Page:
New Robo-Advisor Targets Minority Communities

Finhabits is focused on minority clients because many Latinos and African-Americans don't have retirement funds, says founder Carlos Garcia

Finhabits CEO Carlos Garcia. Finhabits CEO Carlos Garcia.

At a time when House Republicans just voted against the expansion of state-run retirement plans for workers without job-based plans, a new robo-advisor targeting those employees has just launched.

(Related on ThinkAdvisor: House Votes to Block State-Run Retirement Plans)

Finhabits, an RIA based in New York City, focuses specifically on minority workers who lack a retirement plan, offering both traditional individual retirement accounts and Roth IRAs as well as taxable investment accounts, via a bilingual (English and Spanish) electronic platform.

“Seventy-four percent of Latinos and 60% of African-Americans don’t have retirement accounts … because most work in smaller businesses that often don’t offer a 401(k) plan,” the firm’s founder and CEO, Carlos Garcia, told ThinkAdvisor. “Current service providers are not serving them, so we created a service from the ground up.”

(Related on ThinkAdvisorHow Discrimination Influences Financial Decisions)

In addition, minority investors who have retirement savings but have faced discrimination tend to overestimate investment risks and under-allocate equities, which leads to inadequate retirement savings, according to a 2016 study from the University of Miami School of Business Administration. 

The Finhabits service starts with a questionnaire asking investors about their age, money needs, employment, net worth and income. Then Finhabits helps investors create a portfolio of low-cost index ETFs from Vanguard and BlackRock, which include U.S. and international stock ETFs as well as ETFs comprising government bonds, corporate bonds, tax-exempt bonds, inflation-protected bonds and, for taxable accounts, REITs.

“Each portfolio has a well-balanced mix of these groups to help investors reach their goals and limit risks,” said Garcia. “And once they start investing we can help them develop the habit by giving nudges.”

Costs range from $1 a month for accounts under $2,500 to a 0.5% fee for accounts worth $2,500 or more, plus an average 0.12% portfolio management fee, paid to the ETFs. Investors can start with contributions as low as $5 a week.

Garcia, who grew up in Texas, the son of Mexican immigrants, said that many minority households like his own lack the habit of saving for the future, including their retirement. “My parents engrained in us to work hard but they never talked about financial planning or investing long term.”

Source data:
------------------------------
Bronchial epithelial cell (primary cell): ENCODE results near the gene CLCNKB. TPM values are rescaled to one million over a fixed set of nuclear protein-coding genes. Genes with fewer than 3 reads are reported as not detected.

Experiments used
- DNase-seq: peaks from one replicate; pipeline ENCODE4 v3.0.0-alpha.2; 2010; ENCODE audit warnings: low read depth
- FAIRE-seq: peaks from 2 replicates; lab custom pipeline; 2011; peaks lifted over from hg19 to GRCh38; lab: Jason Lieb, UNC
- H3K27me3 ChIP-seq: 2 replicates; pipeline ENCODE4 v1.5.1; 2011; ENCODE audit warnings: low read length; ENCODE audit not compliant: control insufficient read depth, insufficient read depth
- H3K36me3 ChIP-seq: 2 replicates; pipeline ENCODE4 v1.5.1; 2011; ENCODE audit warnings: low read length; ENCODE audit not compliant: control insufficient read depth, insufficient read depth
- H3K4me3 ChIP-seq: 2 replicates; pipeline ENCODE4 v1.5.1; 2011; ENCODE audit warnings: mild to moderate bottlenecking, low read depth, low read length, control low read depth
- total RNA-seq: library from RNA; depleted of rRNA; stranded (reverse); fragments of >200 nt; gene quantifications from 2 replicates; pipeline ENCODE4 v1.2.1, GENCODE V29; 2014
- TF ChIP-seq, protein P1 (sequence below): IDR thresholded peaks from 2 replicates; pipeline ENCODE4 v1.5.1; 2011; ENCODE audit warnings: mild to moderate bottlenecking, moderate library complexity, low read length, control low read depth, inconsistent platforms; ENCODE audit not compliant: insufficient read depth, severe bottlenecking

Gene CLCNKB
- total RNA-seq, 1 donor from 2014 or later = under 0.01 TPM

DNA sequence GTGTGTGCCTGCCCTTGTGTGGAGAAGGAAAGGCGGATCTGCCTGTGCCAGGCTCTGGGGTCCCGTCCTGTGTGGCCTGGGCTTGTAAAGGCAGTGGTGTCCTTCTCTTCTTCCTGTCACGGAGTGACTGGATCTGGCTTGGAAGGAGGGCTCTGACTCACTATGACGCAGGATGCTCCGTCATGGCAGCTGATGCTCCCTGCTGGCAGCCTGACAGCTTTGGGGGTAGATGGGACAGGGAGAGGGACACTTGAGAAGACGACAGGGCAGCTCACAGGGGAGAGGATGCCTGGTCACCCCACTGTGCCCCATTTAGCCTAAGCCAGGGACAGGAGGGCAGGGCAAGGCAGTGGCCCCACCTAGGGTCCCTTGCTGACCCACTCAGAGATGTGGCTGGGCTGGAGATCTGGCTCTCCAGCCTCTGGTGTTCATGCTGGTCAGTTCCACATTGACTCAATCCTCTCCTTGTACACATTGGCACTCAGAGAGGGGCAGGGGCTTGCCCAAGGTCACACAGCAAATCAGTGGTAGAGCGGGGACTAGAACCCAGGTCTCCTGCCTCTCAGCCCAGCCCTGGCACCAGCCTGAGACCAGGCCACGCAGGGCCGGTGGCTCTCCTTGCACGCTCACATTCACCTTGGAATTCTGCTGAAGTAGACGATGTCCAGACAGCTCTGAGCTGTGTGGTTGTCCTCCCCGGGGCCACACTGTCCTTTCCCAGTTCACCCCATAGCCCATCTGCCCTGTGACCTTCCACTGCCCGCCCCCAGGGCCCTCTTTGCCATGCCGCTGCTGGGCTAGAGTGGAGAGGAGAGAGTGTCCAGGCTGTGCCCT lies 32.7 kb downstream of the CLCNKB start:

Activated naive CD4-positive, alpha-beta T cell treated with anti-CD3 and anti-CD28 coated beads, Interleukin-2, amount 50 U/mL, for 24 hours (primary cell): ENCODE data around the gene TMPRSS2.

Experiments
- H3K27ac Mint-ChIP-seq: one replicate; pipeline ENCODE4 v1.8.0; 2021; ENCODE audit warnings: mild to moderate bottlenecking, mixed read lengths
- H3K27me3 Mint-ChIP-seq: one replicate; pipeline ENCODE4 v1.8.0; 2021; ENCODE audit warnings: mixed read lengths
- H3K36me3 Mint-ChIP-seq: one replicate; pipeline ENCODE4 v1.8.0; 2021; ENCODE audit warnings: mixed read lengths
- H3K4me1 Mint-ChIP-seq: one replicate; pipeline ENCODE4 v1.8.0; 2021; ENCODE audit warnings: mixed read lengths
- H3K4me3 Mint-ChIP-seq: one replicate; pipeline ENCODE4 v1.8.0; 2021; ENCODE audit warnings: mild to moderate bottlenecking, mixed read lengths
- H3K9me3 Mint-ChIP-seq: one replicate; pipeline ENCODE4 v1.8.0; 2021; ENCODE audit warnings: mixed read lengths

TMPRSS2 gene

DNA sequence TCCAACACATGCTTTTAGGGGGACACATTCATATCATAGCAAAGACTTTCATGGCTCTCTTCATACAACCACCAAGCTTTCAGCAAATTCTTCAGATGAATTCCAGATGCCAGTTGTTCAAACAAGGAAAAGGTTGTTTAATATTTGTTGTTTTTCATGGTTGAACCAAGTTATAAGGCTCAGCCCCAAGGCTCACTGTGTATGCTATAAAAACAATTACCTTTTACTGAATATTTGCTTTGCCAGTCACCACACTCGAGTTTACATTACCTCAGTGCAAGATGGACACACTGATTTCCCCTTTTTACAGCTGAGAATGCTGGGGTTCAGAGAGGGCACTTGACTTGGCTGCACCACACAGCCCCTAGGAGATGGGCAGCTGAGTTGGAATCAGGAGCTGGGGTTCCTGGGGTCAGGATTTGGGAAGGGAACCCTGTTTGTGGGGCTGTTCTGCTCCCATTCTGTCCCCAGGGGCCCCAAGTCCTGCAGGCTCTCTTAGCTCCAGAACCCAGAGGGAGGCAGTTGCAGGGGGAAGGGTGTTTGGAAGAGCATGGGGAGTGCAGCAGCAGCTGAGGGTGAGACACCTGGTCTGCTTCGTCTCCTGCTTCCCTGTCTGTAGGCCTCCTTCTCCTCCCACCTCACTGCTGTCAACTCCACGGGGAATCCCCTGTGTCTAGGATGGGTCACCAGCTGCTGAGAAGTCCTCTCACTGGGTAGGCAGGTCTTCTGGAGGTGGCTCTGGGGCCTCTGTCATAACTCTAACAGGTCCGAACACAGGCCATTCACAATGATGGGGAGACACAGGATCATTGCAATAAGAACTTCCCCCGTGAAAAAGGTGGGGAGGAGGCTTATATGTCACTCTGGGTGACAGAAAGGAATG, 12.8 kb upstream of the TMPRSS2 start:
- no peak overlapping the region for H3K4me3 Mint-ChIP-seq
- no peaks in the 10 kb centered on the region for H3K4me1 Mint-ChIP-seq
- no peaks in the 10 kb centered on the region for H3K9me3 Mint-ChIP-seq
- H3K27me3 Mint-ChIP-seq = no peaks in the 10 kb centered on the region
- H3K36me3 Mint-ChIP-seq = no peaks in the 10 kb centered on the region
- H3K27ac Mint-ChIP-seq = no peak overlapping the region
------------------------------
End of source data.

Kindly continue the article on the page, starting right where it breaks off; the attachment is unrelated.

He said the need in minority communities for education about retirement savings is not necessarily related to income or education. “I am an example. I went to MIT then worked at Merrill Lynch, but it was not until my third year there that I enrolled in a 401(k).” He was eligible, but hadn’t paid much attention to the “huge package of papers from HR.”

“We need to make the service accessible and simple so that user develops the habit. Then it’s up to the individual to start saving for retirement. You have to develop the habit.”

Finhabits is targeting minority workers who are citizens or green card holders who earn roughly $40,000 or more annually and don’t have a retirement plan at work or a current relationship with a wealth manager, said Garcia.

“Our mission is to make investing much more approachable and accessible for the people who need it most,” Garcia said in a statement announcing the launch. “I see technology as the great equalizer that’ll help us close the wealth gap that exists in our country today.”

As for the House vote to repeal rules that would have enabled states to create retirement plans for those workers who lack one, Garcia called it “a bump in the process.” And he disputed the Republican argument that such accounts create unfair competition for private financial firms. “The fact is these firms have been in business for the last 20 years and haven’t cared about those workers. I hope it’s just a bump.”

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